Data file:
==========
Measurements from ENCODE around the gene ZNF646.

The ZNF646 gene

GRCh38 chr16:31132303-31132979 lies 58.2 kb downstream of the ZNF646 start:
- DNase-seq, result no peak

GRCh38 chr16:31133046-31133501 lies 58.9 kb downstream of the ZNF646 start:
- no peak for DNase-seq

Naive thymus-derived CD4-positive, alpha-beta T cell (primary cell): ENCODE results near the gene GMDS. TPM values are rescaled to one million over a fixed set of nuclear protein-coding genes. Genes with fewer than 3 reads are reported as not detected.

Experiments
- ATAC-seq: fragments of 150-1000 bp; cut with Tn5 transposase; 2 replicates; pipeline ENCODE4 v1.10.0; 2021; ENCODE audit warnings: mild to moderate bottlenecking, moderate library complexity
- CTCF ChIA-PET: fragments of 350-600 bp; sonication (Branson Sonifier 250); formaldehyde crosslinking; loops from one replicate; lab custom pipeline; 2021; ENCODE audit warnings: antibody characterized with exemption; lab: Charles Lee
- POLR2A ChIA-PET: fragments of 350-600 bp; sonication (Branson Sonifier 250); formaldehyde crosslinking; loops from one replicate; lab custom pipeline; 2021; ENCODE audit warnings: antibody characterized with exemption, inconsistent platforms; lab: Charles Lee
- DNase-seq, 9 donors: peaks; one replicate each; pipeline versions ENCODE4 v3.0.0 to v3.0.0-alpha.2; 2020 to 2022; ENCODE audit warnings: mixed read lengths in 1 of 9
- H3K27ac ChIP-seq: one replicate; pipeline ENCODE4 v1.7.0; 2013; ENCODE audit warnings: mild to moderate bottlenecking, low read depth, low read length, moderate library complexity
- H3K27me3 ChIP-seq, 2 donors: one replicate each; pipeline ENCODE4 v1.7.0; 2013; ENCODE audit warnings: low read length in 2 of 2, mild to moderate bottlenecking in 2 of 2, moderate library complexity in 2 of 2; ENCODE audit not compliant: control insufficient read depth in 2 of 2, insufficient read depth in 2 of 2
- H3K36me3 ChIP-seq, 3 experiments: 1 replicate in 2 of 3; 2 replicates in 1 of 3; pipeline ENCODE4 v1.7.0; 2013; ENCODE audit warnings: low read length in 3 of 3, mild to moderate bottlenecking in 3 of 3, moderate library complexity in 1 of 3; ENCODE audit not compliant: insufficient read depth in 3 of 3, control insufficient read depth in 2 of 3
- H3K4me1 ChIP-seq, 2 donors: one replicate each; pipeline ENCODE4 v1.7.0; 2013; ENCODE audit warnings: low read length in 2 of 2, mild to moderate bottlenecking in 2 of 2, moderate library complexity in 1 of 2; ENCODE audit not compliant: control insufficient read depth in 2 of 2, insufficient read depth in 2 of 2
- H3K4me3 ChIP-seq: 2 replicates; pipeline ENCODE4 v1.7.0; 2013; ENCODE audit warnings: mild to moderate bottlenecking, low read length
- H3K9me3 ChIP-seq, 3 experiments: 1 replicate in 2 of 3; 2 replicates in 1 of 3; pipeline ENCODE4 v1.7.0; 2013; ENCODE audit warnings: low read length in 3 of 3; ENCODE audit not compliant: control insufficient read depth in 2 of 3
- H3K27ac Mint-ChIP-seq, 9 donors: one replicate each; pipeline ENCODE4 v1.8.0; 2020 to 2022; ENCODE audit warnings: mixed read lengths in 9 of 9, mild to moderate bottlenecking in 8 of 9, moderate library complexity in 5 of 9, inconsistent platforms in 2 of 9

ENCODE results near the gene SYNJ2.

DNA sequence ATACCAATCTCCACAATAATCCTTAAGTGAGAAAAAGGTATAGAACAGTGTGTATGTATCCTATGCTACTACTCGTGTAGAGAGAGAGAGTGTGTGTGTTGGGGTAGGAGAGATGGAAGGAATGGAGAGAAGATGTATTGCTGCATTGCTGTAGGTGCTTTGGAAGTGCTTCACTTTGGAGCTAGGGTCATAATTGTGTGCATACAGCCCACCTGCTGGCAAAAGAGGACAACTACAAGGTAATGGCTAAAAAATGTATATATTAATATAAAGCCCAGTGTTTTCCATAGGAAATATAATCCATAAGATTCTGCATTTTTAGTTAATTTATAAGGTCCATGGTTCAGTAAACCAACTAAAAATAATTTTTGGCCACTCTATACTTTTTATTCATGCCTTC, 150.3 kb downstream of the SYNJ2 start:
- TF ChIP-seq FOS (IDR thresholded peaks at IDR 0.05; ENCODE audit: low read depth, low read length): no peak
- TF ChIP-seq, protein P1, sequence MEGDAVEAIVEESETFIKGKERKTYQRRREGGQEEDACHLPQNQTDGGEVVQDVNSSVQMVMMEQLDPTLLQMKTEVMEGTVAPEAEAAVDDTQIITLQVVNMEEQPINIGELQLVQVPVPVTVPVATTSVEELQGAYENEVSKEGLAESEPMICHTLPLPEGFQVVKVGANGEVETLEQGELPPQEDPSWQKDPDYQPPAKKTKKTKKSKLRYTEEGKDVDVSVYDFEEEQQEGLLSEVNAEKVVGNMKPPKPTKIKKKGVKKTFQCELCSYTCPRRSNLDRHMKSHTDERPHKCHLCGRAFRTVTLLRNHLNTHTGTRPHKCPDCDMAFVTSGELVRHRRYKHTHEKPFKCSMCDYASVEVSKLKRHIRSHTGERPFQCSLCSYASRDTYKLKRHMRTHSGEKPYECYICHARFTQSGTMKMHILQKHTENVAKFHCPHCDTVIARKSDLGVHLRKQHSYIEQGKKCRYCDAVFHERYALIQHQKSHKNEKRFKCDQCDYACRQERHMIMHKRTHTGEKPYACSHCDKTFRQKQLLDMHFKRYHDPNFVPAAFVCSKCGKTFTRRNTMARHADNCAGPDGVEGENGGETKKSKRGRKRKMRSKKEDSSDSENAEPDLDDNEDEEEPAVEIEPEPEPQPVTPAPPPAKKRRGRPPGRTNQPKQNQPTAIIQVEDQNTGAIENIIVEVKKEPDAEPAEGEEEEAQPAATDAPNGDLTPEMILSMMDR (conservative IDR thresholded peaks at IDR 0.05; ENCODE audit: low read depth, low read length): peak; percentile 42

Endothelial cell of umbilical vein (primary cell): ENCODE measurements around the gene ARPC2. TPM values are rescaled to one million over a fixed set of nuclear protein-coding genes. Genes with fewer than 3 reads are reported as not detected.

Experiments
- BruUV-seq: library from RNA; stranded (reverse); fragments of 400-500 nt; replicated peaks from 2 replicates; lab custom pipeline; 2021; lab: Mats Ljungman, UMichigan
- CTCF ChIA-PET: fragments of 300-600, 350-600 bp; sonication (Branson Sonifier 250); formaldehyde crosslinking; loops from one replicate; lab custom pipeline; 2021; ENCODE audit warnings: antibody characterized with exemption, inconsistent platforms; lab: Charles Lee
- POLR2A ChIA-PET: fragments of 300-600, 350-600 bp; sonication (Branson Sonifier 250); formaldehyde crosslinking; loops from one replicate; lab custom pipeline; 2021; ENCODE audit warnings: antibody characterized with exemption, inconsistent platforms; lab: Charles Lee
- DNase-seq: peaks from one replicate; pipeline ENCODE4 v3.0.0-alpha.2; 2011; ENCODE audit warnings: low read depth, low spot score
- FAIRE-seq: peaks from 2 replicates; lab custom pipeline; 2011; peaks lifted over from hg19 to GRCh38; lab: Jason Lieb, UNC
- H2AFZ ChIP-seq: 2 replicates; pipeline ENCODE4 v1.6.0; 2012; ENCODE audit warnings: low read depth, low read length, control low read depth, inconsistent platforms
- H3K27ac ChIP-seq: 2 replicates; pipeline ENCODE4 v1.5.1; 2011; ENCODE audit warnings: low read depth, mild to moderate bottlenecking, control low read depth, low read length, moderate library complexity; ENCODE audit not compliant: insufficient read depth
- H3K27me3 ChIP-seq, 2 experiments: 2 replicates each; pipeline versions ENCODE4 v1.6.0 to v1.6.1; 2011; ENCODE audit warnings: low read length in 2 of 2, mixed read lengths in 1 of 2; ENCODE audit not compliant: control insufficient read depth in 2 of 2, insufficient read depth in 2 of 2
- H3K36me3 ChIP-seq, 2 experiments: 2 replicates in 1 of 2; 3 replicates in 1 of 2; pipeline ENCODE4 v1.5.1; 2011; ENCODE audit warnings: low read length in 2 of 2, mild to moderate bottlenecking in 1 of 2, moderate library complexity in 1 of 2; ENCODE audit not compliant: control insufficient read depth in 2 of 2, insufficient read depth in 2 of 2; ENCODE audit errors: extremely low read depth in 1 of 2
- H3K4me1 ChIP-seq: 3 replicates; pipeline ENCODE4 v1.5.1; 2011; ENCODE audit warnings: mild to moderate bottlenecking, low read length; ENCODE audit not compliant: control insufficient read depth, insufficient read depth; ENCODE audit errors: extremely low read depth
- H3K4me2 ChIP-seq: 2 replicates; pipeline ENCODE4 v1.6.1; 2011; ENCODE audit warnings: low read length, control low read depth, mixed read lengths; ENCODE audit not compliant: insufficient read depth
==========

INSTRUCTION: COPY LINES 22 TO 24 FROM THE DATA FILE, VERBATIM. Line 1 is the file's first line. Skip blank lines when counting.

- TF ChIP-seq FOS (IDR thresholded peaks at IDR 0.05; ENCODE audit: low read depth, low read length): no peak
- TF ChIP-seq, protein P1, sequence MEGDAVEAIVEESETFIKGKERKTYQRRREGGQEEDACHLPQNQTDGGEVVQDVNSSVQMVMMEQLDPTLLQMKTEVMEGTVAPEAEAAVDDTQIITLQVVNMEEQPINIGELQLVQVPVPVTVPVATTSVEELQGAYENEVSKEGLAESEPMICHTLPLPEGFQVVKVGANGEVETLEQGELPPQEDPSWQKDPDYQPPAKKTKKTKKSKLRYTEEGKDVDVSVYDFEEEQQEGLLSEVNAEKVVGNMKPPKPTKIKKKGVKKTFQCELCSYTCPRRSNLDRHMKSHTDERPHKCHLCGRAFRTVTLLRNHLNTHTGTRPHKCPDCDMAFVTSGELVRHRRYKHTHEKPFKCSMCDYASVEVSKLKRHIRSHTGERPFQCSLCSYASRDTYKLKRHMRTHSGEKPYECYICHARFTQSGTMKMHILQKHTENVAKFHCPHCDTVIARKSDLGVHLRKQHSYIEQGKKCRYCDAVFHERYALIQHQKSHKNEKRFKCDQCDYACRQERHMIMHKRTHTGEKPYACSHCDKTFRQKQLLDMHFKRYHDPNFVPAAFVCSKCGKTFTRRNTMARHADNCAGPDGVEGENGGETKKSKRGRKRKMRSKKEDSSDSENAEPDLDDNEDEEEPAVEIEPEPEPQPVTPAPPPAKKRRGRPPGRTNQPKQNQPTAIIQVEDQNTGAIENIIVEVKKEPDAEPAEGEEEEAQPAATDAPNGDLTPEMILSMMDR (conservative IDR thresholded peaks at IDR 0.05; ENCODE audit: low read depth, low read length): peak; percentile 42

Endothelial cell of umbilical vein (primary cell): ENCODE measurements around the gene ARPC2. TPM values are rescaled to one million over a fixed set of nuclear protein-coding genes. Genes with fewer than 3 reads are reported as not detected.